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10/24/95, From: Mary Morken
I'd like to gather ideas on how to get the best treatment from doctors and nurses as a patient. I do think how patients act affects the treatment they receive in the hospital or the office.

I got a chuckle this morning from a mental patient who rearranged her hospital room as soon as she arrived. When my daughters have been in labor, I tend to do the same thing for them, and I ask the nurses for about five things as soon as I arrive to visit, because they have always been neglected, and I think patients get better attention when there are family members there to speak up for them. Then staff know there are several people who will hold them accountable who are not intimidated. It may be my problem, but after doing MT, nurses appear very lazy and gossipy at the station.

When I recently went to a new doctor with a simple specific request for insurance to cover my Roho cushion, I wrote out my own progress note for my visit, with the SOAP format. She took it, thanked me, and entered it into the chart, saying "Great! Now I won't have to dictate." Insurance said no unfortunately.

I heard of a person who had been advised by an MT before she went to the doctor to find out if she had a serious diagnosis. She went with a list of questions and a tape recorder, having done research on the Internet so she could understand the doctor. He told her she was the most prepared patient he had ever met. I'm sure she got excellent treatment.

10/24/95, from: bbentsen@ix.netcom.com (Bill Bentsen)
My father had adenocarcinoma of the colon, diagnosed last Thanksgiving. He was placed with an oncologist, and then he underwent radiation therapy for the tumor. During the treatment, the neoplasm sloughed and was passed. He was originally scheduled for a colostomy; however, the surgeon found only a small lesion at the site. Biopsy of the lesion revealed no questionable cells. The oncologist still insisted on a colostomy; however, my parents balked. Apparently the discussion became heated as the physician insisted that standard protocol included a colostomy. Finally, my parents told him straight forward that he was the mechanic and that they were paying him to carry out their wishes.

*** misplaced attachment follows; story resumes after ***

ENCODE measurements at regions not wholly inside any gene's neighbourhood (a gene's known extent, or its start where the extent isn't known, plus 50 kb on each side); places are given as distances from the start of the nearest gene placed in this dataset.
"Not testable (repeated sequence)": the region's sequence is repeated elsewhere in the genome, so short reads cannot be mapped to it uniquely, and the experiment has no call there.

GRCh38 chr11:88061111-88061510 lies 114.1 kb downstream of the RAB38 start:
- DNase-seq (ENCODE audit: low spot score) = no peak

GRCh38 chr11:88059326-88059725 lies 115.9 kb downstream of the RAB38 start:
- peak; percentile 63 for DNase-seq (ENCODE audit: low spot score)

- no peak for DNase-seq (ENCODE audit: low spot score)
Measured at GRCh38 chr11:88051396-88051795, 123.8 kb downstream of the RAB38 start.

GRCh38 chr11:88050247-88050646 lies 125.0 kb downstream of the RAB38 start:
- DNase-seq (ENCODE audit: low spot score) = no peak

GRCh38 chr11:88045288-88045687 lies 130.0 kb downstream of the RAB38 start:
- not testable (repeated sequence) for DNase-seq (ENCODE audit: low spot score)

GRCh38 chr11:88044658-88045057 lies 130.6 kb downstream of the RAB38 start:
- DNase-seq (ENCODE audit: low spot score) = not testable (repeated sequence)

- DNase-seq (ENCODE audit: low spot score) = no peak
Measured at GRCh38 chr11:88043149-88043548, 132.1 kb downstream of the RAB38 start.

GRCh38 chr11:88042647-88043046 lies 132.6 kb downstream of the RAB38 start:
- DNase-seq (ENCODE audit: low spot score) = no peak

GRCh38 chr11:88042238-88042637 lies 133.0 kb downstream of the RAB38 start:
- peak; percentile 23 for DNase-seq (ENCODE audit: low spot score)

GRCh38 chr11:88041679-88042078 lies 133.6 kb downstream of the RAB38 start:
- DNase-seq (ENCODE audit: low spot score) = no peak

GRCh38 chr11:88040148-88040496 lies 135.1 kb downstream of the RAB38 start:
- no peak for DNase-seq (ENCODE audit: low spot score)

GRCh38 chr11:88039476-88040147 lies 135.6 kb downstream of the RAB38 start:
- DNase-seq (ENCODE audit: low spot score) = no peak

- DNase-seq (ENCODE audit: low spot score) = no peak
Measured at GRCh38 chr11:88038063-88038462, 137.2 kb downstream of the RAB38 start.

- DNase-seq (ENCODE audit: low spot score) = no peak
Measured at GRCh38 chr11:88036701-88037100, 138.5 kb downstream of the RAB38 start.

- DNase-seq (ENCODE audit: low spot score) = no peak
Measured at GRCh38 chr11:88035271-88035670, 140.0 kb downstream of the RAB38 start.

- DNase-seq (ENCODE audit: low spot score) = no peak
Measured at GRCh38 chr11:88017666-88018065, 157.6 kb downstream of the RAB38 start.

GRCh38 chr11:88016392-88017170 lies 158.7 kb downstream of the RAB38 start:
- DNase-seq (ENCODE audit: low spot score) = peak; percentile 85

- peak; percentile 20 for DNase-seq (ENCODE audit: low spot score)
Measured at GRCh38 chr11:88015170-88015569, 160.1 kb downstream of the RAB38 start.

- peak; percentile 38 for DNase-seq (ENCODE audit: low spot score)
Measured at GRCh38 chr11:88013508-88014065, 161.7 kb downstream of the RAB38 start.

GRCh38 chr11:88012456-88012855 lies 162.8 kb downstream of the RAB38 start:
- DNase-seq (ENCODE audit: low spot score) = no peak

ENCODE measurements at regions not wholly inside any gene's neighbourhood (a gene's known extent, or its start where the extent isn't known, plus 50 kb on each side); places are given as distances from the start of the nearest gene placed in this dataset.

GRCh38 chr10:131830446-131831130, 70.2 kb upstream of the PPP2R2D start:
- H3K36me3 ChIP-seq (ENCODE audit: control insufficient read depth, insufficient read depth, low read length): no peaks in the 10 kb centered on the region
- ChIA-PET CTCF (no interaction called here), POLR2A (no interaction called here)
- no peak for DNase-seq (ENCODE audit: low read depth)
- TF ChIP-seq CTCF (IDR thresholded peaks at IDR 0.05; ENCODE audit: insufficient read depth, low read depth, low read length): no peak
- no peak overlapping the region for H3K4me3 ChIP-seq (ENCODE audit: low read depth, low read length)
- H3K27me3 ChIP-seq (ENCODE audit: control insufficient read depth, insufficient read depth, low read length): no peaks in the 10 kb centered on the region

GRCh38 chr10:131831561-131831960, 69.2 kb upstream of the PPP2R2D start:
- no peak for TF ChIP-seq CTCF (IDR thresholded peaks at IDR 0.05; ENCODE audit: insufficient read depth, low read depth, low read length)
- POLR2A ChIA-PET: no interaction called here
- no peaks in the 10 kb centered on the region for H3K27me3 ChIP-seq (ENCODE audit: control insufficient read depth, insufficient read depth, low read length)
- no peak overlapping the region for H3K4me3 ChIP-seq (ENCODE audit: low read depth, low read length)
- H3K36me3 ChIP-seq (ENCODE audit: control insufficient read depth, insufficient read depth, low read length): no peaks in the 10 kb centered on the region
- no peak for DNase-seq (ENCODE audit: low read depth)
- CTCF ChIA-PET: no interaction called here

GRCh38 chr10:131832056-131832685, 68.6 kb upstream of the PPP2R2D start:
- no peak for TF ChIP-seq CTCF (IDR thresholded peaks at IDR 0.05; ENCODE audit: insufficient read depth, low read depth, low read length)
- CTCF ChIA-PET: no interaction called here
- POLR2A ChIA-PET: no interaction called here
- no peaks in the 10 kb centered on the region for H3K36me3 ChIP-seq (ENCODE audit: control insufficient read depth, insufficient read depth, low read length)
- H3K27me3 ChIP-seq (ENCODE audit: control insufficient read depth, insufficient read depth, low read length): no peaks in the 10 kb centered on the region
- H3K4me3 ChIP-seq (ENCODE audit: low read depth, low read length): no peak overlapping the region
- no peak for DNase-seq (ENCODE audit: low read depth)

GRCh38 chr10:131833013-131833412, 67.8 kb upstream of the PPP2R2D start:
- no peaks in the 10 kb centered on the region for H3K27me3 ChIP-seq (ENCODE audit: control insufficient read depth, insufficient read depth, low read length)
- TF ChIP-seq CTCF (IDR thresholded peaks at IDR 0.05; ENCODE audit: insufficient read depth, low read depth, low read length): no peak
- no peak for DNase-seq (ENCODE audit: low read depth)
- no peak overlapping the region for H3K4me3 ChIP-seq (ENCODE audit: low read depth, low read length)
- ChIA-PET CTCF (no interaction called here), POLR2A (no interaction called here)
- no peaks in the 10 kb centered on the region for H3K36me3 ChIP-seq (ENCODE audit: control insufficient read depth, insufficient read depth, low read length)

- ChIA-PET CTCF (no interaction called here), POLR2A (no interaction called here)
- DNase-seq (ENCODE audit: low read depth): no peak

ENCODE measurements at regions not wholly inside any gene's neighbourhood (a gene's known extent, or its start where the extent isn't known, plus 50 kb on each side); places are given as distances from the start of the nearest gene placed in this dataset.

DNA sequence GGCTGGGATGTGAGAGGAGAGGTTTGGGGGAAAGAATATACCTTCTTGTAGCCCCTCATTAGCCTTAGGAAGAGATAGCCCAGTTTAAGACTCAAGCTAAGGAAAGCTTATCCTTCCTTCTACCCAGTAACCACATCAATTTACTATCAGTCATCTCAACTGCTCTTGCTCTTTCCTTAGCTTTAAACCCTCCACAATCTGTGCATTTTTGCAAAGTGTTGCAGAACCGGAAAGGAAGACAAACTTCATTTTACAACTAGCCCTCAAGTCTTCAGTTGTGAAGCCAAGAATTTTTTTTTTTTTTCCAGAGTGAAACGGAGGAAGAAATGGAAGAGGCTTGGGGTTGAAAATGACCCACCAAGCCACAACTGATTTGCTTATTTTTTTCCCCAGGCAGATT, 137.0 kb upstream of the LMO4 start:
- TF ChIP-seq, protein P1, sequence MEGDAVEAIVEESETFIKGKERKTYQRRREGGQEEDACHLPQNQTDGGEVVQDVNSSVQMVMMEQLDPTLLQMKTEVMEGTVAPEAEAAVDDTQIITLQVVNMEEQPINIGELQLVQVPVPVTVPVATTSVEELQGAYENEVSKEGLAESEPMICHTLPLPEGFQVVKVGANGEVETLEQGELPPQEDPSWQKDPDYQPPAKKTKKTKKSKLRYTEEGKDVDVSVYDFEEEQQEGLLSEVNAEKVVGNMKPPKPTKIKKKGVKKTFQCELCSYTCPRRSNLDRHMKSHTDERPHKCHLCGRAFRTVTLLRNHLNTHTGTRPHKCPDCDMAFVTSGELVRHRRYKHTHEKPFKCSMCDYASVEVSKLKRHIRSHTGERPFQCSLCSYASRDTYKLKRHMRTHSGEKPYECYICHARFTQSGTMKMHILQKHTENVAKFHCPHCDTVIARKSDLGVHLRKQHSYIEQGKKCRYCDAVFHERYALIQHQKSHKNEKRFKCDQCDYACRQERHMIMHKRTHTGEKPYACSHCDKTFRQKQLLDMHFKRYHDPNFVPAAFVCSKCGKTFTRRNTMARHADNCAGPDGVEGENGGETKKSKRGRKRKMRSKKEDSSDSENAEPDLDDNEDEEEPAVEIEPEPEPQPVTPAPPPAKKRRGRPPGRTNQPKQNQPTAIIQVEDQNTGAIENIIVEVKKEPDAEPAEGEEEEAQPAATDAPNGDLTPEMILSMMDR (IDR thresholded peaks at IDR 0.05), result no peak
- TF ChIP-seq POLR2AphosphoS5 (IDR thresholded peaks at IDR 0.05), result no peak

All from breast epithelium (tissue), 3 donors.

Now, almost a year later, there is no evidence of tumor. My father did follow the chemotherapy protocol, however. The oncologist has now studied the situation, and he advises that the most current protocol available doesn't actually include colostomy. My parents and he are now good social friends as well.

10/27/95, from: cdoole@aol.com (Cathie Duzyk)
I agree that our profession can certainly be helpful in times of need. I had to meet with a new physician a few months ago. My intuition told me that he had a sense of humor, so to break the ice even further I said, "By the way, you've never been suspended for delinquent medical records have you?" He howled!

10/24/95, from Tillie Elizabeth Horak, thorak@welchlink.welch.jhu.edu
I have found that when I go into a new physician's office, that I first tell them that I am their worst nightmare come true: I work in a medical library and have complete access to all medical literature AND I do transcription at home. Most of the practitioners I have dealt with have told me that they appreciate my honesty and that they don't regard me as a nightmare, they actually regard me as a partner. Most are thankful that I am so knowledgeable and that they don't have to rethink what they're going to say to me. I have had two good experiences this way.

1) I went to an ENT for an office visit. He knew I was doing transcription for his group. When he started the exam with the endoscope, he started to explain (in lay terms) what he was doing. I very quickly spouted out his whole exam paragraph (as I had heard the same thing a million times). He chuckled and said, "I don't know why I'm even here, I should have just sent the equipment to you and let you do your own exam." I told him that that was slightly impossible but that I would be happy to transcribe the visit for him.

2) When my father was admitted as a patient under a neurologist that I know, here in the hospital where I work, he made sure that all the residents and attendings knew about me and told them in no uncertain terms that nothing was to be done to my father without talking to me first. On the day that he was discharged, the chief resident asked me to come to the hospital to talk to me before he would let my father go. Sometimes, this profession can be very handy indeed.


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